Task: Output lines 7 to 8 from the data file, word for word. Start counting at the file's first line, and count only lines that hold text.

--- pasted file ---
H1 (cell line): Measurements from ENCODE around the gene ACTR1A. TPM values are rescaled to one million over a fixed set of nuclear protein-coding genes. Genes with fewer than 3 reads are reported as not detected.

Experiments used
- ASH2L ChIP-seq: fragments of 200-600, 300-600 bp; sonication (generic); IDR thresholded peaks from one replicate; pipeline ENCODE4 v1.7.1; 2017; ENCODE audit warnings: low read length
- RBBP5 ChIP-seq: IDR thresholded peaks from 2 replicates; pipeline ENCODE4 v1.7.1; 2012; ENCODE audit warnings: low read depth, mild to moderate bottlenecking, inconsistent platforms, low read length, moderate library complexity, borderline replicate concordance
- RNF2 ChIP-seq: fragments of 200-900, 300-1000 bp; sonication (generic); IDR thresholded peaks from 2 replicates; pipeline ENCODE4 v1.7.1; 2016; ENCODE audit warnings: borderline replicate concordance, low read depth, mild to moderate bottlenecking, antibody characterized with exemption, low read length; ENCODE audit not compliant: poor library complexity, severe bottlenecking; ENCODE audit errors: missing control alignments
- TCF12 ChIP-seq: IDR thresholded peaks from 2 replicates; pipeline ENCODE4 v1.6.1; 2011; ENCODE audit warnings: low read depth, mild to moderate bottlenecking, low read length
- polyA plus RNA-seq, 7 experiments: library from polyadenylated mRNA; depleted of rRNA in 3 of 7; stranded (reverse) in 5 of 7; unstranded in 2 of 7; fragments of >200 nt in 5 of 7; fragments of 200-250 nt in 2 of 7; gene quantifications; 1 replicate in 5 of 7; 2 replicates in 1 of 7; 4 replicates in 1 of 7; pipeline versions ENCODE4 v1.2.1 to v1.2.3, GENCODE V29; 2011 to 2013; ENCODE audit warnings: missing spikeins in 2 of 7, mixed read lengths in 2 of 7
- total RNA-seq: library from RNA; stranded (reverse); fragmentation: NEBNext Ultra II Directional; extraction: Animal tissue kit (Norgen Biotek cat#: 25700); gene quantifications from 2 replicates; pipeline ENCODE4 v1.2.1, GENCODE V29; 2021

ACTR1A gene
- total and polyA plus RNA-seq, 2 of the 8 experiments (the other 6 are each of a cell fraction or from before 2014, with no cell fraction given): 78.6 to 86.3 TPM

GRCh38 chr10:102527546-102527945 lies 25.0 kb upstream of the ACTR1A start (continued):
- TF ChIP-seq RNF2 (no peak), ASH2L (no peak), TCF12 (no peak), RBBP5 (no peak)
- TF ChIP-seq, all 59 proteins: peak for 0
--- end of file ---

- polyA plus RNA-seq, 7 experiments: library from polyadenylated mRNA; depleted of rRNA in 3 of 7; stranded (reverse) in 5 of 7; unstranded in 2 of 7; fragments of >200 nt in 5 of 7; fragments of 200-250 nt in 2 of 7; gene quantifications; 1 replicate in 5 of 7; 2 replicates in 1 of 7; 4 replicates in 1 of 7; pipeline versions ENCODE4 v1.2.1 to v1.2.3, GENCODE V29; 2011 to 2013; ENCODE audit warnings: missing spikeins in 2 of 7, mixed read lengths in 2 of 7
- total RNA-seq: library from RNA; stranded (reverse); fragmentation: NEBNext Ultra II Directional; extraction: Animal tissue kit (Norgen Biotek cat#: 25700); gene quantifications from 2 replicates; pipeline ENCODE4 v1.2.1, GENCODE V29; 2021